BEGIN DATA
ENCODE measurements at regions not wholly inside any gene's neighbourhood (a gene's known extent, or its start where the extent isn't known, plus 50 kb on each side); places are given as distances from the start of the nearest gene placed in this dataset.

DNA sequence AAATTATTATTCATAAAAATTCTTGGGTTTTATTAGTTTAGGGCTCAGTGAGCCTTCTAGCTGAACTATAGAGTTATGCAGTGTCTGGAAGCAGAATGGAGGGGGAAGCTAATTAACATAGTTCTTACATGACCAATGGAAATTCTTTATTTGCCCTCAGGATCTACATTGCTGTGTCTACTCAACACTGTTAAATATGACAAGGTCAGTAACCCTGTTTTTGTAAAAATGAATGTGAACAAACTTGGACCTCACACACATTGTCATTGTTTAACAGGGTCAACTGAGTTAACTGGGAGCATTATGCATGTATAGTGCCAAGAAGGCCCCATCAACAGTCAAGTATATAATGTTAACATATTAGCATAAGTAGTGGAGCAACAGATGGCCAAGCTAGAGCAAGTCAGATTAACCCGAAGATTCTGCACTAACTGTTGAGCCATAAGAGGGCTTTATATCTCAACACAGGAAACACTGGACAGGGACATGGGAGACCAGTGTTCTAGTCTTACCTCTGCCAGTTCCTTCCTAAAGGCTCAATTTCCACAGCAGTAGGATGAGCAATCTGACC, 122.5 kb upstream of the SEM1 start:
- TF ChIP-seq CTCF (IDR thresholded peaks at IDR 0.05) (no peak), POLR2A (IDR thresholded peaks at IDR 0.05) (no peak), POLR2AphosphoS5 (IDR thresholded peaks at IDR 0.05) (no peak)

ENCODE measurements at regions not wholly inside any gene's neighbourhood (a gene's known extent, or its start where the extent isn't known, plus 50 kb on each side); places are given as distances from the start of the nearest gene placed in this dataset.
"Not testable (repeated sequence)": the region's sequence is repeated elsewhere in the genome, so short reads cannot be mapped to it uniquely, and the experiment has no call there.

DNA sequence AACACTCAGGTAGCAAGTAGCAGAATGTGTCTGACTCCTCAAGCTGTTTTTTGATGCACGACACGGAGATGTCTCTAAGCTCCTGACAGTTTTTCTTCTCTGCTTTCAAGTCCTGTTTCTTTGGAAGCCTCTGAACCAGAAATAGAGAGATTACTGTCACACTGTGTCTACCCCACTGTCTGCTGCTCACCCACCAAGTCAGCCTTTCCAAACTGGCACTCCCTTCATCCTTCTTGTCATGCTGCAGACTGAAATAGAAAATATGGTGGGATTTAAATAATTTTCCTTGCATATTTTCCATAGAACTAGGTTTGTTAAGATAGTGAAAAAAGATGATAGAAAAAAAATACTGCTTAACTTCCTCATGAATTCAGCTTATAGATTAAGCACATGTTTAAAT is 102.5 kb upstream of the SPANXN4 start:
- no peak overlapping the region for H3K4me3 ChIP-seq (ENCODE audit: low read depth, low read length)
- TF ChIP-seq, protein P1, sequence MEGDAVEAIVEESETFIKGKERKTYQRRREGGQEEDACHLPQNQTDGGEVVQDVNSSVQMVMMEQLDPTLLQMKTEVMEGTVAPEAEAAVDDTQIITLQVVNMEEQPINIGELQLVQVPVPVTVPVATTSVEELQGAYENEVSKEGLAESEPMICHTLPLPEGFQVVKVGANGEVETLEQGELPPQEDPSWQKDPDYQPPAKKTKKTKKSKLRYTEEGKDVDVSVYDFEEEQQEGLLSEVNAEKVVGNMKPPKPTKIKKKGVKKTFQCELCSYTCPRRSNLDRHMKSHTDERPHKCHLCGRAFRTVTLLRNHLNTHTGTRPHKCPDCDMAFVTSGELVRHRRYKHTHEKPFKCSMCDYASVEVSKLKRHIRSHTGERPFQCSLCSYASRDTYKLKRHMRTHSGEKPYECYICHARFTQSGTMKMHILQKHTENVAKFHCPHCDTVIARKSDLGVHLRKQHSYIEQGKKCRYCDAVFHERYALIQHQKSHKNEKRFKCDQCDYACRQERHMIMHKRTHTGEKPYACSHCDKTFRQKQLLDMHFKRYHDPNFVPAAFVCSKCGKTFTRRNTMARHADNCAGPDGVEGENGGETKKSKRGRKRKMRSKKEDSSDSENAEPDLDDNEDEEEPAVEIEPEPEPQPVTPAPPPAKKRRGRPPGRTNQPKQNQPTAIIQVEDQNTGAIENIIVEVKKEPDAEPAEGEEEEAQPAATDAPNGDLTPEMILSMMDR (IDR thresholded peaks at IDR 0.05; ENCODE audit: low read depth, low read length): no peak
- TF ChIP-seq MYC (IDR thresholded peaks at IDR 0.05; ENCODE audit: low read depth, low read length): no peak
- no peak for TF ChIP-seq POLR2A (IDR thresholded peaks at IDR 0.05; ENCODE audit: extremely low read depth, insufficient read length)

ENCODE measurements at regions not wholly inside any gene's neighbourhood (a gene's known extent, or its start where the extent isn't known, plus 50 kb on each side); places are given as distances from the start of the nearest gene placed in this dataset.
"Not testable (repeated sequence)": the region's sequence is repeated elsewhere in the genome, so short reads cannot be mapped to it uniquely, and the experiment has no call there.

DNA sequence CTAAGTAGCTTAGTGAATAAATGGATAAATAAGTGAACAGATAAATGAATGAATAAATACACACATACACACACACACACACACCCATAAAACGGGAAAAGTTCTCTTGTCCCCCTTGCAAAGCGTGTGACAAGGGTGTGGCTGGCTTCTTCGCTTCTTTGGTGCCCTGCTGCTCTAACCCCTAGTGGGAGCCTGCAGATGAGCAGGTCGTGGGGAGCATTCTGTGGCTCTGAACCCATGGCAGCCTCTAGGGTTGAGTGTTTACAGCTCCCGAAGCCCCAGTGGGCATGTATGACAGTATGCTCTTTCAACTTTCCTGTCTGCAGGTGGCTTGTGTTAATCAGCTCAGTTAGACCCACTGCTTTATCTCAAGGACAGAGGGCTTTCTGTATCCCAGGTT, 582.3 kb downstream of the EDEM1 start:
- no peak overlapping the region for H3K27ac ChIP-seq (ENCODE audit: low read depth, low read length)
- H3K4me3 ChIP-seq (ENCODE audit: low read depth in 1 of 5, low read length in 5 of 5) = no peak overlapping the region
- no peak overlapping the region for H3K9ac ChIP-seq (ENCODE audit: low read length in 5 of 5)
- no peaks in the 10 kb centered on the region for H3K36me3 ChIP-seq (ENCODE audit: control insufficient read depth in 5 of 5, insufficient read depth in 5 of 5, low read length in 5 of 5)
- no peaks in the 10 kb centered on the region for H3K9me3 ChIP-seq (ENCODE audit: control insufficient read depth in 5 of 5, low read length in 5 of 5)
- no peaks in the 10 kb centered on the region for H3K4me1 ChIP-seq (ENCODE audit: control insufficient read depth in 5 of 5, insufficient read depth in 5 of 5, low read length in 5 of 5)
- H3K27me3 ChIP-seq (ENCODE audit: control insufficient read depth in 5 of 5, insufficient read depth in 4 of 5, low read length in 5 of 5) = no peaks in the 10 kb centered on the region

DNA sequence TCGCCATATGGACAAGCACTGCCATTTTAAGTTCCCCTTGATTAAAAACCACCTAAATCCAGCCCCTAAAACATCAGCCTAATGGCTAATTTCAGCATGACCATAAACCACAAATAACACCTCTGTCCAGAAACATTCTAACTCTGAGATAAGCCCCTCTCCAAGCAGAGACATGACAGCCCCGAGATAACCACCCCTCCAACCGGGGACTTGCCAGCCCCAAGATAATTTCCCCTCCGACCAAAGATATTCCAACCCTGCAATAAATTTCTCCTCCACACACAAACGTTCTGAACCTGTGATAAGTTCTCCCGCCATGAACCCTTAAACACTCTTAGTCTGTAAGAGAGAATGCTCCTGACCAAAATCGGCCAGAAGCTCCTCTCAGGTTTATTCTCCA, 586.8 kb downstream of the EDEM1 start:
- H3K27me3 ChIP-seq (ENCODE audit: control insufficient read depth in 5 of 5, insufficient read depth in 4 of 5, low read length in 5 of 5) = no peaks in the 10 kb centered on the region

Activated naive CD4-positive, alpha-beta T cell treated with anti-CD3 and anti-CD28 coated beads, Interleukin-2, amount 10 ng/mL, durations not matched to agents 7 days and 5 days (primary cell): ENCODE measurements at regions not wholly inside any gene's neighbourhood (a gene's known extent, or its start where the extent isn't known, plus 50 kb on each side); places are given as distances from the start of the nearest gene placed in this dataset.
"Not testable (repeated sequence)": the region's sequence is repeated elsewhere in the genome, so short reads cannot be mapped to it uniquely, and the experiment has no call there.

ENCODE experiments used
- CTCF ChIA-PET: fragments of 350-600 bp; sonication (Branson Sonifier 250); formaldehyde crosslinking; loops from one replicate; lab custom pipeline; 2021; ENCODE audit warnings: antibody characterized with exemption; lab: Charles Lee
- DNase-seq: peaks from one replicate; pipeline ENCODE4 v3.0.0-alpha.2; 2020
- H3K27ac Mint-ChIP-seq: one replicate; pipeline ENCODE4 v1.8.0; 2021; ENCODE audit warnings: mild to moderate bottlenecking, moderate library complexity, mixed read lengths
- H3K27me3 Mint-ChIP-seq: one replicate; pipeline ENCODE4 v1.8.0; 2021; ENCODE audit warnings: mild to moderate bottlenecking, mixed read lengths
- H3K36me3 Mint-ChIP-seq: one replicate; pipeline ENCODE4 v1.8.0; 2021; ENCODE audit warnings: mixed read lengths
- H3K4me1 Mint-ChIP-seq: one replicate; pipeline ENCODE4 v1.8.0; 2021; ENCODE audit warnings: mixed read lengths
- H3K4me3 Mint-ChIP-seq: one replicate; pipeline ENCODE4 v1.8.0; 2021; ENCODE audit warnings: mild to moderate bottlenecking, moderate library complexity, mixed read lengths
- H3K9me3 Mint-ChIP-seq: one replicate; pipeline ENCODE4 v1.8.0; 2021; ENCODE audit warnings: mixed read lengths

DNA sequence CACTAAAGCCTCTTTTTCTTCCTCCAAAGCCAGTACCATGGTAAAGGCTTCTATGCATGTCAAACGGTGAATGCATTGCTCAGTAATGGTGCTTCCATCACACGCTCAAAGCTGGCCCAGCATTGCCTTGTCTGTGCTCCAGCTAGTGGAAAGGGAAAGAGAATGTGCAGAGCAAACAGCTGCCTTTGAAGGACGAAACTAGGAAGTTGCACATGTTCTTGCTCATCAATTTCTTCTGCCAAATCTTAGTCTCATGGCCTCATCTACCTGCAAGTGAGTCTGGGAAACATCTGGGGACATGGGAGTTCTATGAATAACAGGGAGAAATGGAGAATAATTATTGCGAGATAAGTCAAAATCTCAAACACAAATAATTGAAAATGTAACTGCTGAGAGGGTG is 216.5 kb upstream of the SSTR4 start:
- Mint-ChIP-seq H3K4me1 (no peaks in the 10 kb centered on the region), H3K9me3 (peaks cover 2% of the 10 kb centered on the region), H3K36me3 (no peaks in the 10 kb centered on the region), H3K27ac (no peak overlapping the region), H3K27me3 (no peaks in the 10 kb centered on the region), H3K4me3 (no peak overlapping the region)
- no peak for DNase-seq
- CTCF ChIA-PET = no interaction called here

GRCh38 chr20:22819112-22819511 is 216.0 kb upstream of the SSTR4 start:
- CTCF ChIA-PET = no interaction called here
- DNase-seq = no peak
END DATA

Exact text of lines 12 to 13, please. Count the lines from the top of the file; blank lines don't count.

"Not testable (repeated sequence)": the region's sequence is repeated elsewhere in the genome, so short reads cannot be mapped to it uniquely, and the experiment has no call there.

DNA sequence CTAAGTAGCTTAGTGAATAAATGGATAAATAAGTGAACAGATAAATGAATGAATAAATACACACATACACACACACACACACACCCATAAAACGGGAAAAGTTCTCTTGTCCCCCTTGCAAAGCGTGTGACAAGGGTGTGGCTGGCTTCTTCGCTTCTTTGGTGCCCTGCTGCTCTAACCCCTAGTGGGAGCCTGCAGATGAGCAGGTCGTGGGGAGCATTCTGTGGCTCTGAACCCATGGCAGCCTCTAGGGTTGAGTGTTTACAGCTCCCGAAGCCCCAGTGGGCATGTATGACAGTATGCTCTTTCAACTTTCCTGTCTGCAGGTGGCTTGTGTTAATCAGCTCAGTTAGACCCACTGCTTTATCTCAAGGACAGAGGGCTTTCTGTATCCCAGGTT, 582.3 kb downstream of the EDEM1 start: